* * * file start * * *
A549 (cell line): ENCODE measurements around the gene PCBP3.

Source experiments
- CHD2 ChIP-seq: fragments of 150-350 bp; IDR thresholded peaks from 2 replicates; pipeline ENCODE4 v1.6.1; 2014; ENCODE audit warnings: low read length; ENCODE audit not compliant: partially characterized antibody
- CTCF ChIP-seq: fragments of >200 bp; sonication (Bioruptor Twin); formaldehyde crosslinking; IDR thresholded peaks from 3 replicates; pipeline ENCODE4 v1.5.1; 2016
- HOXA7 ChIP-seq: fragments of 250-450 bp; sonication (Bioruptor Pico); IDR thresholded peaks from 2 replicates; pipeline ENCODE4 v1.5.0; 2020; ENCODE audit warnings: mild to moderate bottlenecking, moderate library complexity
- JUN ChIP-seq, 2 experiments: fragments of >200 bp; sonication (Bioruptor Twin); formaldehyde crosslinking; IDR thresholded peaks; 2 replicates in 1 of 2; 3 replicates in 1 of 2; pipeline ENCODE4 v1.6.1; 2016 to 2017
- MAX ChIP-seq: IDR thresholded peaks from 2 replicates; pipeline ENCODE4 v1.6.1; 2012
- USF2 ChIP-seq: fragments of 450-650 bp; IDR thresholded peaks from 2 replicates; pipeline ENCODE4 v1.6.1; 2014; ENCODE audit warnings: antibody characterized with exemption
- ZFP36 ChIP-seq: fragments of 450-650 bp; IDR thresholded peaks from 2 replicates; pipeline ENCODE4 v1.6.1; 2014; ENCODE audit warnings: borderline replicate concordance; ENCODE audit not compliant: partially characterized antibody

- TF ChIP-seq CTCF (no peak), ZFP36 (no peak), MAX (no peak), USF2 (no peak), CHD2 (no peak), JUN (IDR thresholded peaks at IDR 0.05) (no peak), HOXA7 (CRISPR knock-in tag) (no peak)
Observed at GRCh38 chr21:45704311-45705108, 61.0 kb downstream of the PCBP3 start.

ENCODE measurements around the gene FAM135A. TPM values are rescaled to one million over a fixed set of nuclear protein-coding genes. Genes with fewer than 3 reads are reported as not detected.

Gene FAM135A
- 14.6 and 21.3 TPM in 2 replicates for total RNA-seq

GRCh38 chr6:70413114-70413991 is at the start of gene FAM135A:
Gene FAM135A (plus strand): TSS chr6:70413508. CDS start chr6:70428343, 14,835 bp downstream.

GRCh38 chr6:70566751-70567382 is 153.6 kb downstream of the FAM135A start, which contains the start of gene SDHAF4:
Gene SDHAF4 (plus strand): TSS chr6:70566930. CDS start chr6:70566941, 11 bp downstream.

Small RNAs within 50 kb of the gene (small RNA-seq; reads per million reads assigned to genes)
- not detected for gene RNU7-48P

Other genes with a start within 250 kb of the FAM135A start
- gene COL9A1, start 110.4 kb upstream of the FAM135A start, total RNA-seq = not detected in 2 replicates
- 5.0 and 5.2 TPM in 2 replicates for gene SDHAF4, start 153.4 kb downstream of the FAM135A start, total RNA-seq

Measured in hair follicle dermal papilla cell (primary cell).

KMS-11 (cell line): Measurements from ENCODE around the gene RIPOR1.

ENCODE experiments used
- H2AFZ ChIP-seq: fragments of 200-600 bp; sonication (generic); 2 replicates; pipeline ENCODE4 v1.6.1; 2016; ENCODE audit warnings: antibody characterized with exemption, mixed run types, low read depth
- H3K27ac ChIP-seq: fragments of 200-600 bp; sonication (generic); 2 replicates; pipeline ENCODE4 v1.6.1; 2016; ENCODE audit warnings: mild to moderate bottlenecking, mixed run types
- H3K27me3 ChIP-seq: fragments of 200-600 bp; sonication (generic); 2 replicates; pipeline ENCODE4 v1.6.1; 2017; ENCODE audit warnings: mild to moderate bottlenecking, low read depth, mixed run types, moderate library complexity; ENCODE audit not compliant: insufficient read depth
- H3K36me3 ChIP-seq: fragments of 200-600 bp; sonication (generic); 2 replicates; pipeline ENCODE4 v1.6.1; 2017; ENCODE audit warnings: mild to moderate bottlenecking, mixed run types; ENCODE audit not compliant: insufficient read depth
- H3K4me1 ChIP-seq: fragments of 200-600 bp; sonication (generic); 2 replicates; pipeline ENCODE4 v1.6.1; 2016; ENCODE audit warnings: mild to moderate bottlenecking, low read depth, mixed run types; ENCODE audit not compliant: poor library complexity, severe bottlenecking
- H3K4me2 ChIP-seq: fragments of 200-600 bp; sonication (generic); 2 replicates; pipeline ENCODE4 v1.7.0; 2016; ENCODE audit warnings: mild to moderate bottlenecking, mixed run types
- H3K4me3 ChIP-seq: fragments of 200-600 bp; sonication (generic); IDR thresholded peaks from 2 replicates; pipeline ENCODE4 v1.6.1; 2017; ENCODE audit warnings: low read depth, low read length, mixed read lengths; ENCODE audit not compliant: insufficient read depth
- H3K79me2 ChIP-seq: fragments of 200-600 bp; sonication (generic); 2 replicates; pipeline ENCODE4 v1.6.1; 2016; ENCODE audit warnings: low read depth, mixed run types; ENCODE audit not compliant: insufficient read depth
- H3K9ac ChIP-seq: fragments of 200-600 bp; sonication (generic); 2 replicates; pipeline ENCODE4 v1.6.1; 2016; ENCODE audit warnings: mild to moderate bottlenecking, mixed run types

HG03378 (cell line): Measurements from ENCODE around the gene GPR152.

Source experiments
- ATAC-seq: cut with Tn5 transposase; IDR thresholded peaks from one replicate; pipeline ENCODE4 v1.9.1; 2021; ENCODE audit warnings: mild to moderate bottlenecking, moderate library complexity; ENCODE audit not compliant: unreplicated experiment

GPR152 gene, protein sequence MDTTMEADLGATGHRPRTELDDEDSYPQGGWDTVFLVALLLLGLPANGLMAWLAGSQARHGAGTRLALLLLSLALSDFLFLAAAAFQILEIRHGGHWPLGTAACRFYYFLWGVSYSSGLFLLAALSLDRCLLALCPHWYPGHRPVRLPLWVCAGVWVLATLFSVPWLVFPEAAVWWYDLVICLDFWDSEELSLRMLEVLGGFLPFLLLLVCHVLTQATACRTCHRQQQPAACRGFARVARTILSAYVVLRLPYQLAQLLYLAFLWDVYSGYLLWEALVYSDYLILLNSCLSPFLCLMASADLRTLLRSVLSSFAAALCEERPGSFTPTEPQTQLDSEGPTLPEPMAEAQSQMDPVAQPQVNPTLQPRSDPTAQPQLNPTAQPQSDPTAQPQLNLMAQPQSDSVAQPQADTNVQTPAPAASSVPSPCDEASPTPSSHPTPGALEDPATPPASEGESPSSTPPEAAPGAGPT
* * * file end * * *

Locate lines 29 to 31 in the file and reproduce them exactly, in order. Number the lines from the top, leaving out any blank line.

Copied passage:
- H3K27me3 ChIP-seq: fragments of 200-600 bp; sonication (generic); 2 replicates; pipeline ENCODE4 v1.6.1; 2017; ENCODE audit warnings: mild to moderate bottlenecking, low read depth, mixed run types, moderate library complexity; ENCODE audit not compliant: insufficient read depth
- H3K36me3 ChIP-seq: fragments of 200-600 bp; sonication (generic); 2 replicates; pipeline ENCODE4 v1.6.1; 2017; ENCODE audit warnings: mild to moderate bottlenecking, mixed run types; ENCODE audit not compliant: insufficient read depth
- H3K4me1 ChIP-seq: fragments of 200-600 bp; sonication (generic); 2 replicates; pipeline ENCODE4 v1.6.1; 2016; ENCODE audit warnings: mild to moderate bottlenecking, low read depth, mixed run types; ENCODE audit not compliant: poor library complexity, severe bottlenecking